It turns out that medical marijuana not only treats your qualifying conditions, but it can help make you a better person.
University of New Mexico researchers recently discovered that undergraduates there who had THC in their systems showed more empathy and more prosocial tendencies than those subjects who did not use marijuana.
The researchers who conducted the study say this is big news, first because it runs counter to some of the stereotypes about the supposed negative social impact of cannabis use and also because it demonstrates one more way in which medical marijuana is a superior option than opiates.
UNM Researchers Find Link Between THC and Prosocial Behavior
Psychology researchers at the Medical Cannabis Research Fund conducted their study by giving 146 healthy UNM students a series of psychological assessments and surveys designed to measure prosocial and antisocial behavior.
The results of the study found that THC users showed higher levels of empathy and better moral decision making than did nonusers.
Sarah Stith, a UNC professor of economics and one of the researchers on the study, said she hoped their findings would encourage more people to look past the stereotypes and stigmas associated with cannabis.
“(With cannabis use) you typically would expect there to be negative externalities (in the study results),” Stith told the Daily Lobo, the UNC student newspaper. “You know, maybe there's some negative behavioral changes or secondhand smoke or things like that, but in this case it's suggesting, actually, that people might get along better if they were consuming cannabis, which is pretty extreme,” Stith said.
Cannabis Empathy Study Inspired by Users’ Lack of Financial Motivation
The study’s lead author said he was inspired to study the link between cannabis and prosocial behaviors after learning that marijuana users were less motivated by money than nonusers.
Jacob Vigil, a UNM psychology professor, told the news site Benzinga.com that he also hoped his work would inspire similar research, both because of the need to debunk marijuana myths and because of the importance to society of the kind of empathy that cannabis apparently inspires.
“Most investigations on the effects of using cannabis have focused on either negative consequences of cannabis addiction or on the physical health effects of cannabis use,” Vigil said. “Almost no formal scientific attention has been devoted to understanding other psychological and behavioral effects of consuming the plant, despite it being so widely used throughout human history.”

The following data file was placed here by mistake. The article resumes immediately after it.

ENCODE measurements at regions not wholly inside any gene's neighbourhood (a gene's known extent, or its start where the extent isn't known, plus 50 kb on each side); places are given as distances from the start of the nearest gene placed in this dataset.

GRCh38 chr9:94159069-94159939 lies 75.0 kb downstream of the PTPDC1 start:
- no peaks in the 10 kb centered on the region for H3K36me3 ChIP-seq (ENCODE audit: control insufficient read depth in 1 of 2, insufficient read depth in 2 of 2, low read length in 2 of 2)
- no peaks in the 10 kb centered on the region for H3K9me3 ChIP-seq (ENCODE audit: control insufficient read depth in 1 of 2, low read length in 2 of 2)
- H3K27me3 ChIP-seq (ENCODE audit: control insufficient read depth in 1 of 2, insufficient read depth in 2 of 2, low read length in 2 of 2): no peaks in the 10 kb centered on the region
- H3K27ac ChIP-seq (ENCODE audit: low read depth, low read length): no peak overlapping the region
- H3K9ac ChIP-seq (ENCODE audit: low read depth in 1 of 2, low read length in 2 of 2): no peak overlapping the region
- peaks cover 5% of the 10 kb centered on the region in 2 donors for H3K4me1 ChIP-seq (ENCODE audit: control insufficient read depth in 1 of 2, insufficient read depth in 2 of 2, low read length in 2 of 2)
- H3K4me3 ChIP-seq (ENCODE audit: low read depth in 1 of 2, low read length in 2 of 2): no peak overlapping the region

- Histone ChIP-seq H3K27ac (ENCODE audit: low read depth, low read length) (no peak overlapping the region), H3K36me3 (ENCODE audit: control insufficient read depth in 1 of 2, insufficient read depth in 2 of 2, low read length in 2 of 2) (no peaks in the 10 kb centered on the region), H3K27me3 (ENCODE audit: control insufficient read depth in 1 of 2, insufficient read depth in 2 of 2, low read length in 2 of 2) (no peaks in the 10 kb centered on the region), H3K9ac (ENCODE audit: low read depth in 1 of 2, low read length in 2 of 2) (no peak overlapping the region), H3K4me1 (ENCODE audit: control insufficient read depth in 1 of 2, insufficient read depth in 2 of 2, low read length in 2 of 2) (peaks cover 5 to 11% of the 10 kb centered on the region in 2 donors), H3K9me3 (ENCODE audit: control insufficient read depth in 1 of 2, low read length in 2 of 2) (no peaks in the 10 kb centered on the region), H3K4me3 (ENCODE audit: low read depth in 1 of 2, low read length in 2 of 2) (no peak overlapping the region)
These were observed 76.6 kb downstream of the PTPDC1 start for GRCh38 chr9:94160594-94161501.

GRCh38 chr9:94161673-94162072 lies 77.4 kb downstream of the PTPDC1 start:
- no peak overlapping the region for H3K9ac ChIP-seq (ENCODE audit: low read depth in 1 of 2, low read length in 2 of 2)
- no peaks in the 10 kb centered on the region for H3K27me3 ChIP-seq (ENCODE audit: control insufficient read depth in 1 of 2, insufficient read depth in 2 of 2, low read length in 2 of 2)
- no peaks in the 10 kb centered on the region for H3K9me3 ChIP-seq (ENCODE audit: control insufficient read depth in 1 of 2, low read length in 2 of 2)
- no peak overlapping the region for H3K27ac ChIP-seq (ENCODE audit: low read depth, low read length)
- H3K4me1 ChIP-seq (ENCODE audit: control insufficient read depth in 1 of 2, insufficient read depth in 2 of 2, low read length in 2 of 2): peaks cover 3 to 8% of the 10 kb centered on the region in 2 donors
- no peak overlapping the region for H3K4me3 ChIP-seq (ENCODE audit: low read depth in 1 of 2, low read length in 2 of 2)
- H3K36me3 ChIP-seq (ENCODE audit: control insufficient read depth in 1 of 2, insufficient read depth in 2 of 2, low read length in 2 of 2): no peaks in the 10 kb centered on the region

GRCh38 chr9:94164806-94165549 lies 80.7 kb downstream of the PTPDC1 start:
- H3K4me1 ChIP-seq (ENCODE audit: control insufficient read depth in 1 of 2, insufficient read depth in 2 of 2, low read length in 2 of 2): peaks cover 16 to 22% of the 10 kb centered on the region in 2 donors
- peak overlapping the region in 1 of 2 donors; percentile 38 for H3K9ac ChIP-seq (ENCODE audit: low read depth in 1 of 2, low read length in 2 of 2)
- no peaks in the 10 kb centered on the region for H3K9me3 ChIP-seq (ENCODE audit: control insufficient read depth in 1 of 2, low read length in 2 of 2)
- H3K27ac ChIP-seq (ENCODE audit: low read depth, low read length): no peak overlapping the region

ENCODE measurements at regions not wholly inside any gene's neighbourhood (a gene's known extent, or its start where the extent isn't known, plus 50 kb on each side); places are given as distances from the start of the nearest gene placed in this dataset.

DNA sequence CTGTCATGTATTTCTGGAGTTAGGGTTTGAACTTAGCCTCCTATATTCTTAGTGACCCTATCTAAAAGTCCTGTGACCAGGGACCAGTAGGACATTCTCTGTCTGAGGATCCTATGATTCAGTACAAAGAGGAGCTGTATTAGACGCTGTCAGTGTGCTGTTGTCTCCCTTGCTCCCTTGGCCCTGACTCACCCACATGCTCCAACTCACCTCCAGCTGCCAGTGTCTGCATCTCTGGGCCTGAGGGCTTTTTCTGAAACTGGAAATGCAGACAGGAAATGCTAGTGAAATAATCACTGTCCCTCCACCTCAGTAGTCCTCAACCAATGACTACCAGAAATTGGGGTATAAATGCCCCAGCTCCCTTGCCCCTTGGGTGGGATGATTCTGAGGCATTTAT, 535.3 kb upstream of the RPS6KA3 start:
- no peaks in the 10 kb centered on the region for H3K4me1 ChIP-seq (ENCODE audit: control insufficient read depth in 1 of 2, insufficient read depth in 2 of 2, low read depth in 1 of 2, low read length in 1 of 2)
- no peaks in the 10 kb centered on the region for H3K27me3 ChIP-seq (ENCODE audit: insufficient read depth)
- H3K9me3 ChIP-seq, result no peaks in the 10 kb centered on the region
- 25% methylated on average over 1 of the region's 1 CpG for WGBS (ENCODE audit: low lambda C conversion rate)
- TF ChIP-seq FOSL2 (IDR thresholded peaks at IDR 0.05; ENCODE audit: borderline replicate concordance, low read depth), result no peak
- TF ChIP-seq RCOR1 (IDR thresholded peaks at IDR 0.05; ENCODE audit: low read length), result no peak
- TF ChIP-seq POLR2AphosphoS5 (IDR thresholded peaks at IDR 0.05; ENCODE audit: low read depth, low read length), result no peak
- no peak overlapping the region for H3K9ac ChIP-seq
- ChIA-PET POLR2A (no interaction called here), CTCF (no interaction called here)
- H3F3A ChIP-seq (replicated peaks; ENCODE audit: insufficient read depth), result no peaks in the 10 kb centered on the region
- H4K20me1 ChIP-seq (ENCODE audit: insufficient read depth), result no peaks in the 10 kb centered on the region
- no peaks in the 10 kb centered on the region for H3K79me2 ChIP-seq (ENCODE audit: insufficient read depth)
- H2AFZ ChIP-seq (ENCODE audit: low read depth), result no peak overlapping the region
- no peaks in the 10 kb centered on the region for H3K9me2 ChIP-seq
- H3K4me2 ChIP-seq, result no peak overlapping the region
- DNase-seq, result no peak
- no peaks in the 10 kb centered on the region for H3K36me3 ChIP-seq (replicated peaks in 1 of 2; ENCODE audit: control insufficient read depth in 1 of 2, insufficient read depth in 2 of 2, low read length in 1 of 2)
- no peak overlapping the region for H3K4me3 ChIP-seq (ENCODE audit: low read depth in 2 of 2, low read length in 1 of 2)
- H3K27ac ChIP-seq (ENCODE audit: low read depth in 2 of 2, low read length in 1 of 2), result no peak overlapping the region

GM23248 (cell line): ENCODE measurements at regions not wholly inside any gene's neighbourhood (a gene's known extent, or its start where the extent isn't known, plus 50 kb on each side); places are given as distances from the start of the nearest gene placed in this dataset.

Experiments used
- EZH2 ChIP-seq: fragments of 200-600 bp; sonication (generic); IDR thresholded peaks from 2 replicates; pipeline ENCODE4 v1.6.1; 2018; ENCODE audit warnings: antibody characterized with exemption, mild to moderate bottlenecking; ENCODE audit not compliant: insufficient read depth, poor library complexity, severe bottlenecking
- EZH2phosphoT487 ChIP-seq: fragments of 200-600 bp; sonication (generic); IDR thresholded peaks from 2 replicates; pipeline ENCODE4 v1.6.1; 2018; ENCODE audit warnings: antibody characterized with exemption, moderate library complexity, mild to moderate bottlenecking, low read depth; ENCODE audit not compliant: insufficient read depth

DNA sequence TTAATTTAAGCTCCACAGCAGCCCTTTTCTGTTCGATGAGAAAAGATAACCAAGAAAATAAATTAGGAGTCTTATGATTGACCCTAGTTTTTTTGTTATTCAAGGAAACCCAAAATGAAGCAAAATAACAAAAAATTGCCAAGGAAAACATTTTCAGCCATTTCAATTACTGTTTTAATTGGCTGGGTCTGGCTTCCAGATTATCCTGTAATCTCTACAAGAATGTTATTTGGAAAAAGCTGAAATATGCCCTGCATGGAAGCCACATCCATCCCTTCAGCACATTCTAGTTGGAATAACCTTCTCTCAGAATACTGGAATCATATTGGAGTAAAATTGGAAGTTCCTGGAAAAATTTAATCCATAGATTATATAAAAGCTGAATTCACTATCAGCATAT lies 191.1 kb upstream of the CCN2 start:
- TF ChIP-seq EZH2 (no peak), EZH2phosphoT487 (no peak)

“Prosociality is essential to society’s overall cohesiveness and vitality,” Vigil continued, “and therefore, cannabis’ effects on our interpersonal interactions may eventually prove to be even more important to societal wellbeing than its medicinal effects.”
Correlation is Not Causation. Why Do Researchers Believe Cannabis is Causing Test Subjects’ Empathy?
As the old saying in science goes, “Correlation is not causation.” Just because there is a relationship between two variables doesn’t mean that one is causing the other, or that researchers can conclusively say which is the cause and which is the effect. Couldn’t it be that for some reason empathetic people tend to be marijuana users, and that’s what’s causing the correlation?
Stith explains that the team is confident the marijuana caused the empathy because of the times when the test subjects demonstrated the most empathetic and moral thinking. The more recently test subjects had used marijuana, the more likely they were to score higher on the prosocial tests than their nonusing counterparts. That suggested to researchers that the empathy was resulting from cannabis use.
“Positive benefits seem to really be correlated with the recency of cannabis use,” Stith told the Daily Lobo, “which makes it hard to say that people are just consuming cannabis when they're feeling pro-social.”
Researcher Says His Work Shows Medical Marijuana is Superior to Opioids
Vigil noted another important aspect of the study: It demonstrates yet again the superiority of medical marijuana over opioids, which are often prescribed for pain management instead of cannabis. While told the Daily Lobo that he couldn’t comment conclusively on whether marijuana is addictive or not based on the study he and his team conducted, he could say it would be better to have pain patients hooked on marijuana than opioids either way.
“The relationship (between an opioid user and significant others) turns from one of the individual with other human beings to one of the individual with that opiate… Obviously, most people that use cannabis tend to do it again, because they'd like the effects. (But) marijuana at least tends to promote sociality,” Vigil said.
Cannabis Researcher Hopes to Empower Patients to Make the Right Decisions for Themselves
Vigil said he hopes their work inspires other studies so that patients can have a fuller picture of marijuana’s effects, and decide for themselves if it’s the right treatment for them and their qualifying conditions. He said that the more information researchers can find about cannabis, the more informed patients can be.
“I think that the biggest impact I hope to see is that other researchers, and ourselves as well, will continue to research into this area and explore it with greater depth and bigger data sets,” Stith told the Daily Lobo. “There's so much for us to learn, but ultimately, it comes down to the individual's decision, and that is my goal as a scientist… to provide my family and my community more options for navigating their own health,” Vigil said.
Why Not Feel Better and Be Better? Find Out if Medical Marijuana is Right for You Today!
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